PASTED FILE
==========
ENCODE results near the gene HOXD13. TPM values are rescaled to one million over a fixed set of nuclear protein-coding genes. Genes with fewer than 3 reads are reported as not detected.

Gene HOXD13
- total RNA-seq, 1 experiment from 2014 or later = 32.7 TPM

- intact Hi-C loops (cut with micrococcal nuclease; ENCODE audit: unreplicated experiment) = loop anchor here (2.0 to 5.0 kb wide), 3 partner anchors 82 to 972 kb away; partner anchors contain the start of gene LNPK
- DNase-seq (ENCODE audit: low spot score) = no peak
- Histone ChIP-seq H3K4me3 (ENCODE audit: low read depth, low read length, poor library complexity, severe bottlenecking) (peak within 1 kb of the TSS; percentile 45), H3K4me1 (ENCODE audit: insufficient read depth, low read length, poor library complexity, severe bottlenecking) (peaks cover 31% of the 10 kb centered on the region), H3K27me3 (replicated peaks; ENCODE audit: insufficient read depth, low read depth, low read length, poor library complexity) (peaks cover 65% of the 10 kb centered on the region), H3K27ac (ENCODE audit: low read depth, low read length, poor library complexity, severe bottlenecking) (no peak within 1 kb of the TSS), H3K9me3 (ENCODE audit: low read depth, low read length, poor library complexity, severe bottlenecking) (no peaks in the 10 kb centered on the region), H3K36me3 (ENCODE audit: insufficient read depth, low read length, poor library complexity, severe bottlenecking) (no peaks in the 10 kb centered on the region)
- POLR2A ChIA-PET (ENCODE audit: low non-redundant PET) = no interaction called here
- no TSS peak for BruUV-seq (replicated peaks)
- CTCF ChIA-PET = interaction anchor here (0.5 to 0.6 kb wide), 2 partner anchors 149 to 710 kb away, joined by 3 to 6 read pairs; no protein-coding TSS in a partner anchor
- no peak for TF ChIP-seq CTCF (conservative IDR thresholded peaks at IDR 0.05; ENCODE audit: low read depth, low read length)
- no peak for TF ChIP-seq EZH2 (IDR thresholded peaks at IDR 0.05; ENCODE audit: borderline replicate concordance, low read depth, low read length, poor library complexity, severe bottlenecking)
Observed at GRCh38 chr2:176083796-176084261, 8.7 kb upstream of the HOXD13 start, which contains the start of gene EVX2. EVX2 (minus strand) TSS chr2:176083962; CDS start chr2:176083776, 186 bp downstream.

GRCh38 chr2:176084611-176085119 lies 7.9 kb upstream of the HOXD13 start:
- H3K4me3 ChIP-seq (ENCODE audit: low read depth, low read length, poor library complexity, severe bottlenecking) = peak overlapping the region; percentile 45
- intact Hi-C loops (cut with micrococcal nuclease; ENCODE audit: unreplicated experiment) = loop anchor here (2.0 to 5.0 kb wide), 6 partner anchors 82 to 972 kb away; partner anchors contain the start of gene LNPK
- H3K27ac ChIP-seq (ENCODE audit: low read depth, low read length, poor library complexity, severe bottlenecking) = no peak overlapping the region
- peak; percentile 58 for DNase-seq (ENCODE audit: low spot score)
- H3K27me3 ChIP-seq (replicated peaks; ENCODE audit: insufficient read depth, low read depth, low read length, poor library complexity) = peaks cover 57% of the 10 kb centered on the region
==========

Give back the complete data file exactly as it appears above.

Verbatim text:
ENCODE results near the gene HOXD13. TPM values are rescaled to one million over a fixed set of nuclear protein-coding genes. Genes with fewer than 3 reads are reported as not detected.

Gene HOXD13
- total RNA-seq, 1 experiment from 2014 or later = 32.7 TPM

- intact Hi-C loops (cut with micrococcal nuclease; ENCODE audit: unreplicated experiment) = loop anchor here (2.0 to 5.0 kb wide), 3 partner anchors 82 to 972 kb away; partner anchors contain the start of gene LNPK
- DNase-seq (ENCODE audit: low spot score) = no peak
- Histone ChIP-seq H3K4me3 (ENCODE audit: low read depth, low read length, poor library complexity, severe bottlenecking) (peak within 1 kb of the TSS; percentile 45), H3K4me1 (ENCODE audit: insufficient read depth, low read length, poor library complexity, severe bottlenecking) (peaks cover 31% of the 10 kb centered on the region), H3K27me3 (replicated peaks; ENCODE audit: insufficient read depth, low read depth, low read length, poor library complexity) (peaks cover 65% of the 10 kb centered on the region), H3K27ac (ENCODE audit: low read depth, low read length, poor library complexity, severe bottlenecking) (no peak within 1 kb of the TSS), H3K9me3 (ENCODE audit: low read depth, low read length, poor library complexity, severe bottlenecking) (no peaks in the 10 kb centered on the region), H3K36me3 (ENCODE audit: insufficient read depth, low read length, poor library complexity, severe bottlenecking) (no peaks in the 10 kb centered on the region)
- POLR2A ChIA-PET (ENCODE audit: low non-redundant PET) = no interaction called here
- no TSS peak for BruUV-seq (replicated peaks)
- CTCF ChIA-PET = interaction anchor here (0.5 to 0.6 kb wide), 2 partner anchors 149 to 710 kb away, joined by 3 to 6 read pairs; no protein-coding TSS in a partner anchor
- no peak for TF ChIP-seq CTCF (conservative IDR thresholded peaks at IDR 0.05; ENCODE audit: low read depth, low read length)
- no peak for TF ChIP-seq EZH2 (IDR thresholded peaks at IDR 0.05; ENCODE audit: borderline replicate concordance, low read depth, low read length, poor library complexity, severe bottlenecking)
Observed at GRCh38 chr2:176083796-176084261, 8.7 kb upstream of the HOXD13 start, which contains the start of gene EVX2. EVX2 (minus strand) TSS chr2:176083962; CDS start chr2:176083776, 186 bp downstream.

GRCh38 chr2:176084611-176085119 lies 7.9 kb upstream of the HOXD13 start:
- H3K4me3 ChIP-seq (ENCODE audit: low read depth, low read length, poor library complexity, severe bottlenecking) = peak overlapping the region; percentile 45
- intact Hi-C loops (cut with micrococcal nuclease; ENCODE audit: unreplicated experiment) = loop anchor here (2.0 to 5.0 kb wide), 6 partner anchors 82 to 972 kb away; partner anchors contain the start of gene LNPK
- H3K27ac ChIP-seq (ENCODE audit: low read depth, low read length, poor library complexity, severe bottlenecking) = no peak overlapping the region
- peak; percentile 58 for DNase-seq (ENCODE audit: low spot score)
- H3K27me3 ChIP-seq (replicated peaks; ENCODE audit: insufficient read depth, low read depth, low read length, poor library complexity) = peaks cover 57% of the 10 kb centered on the region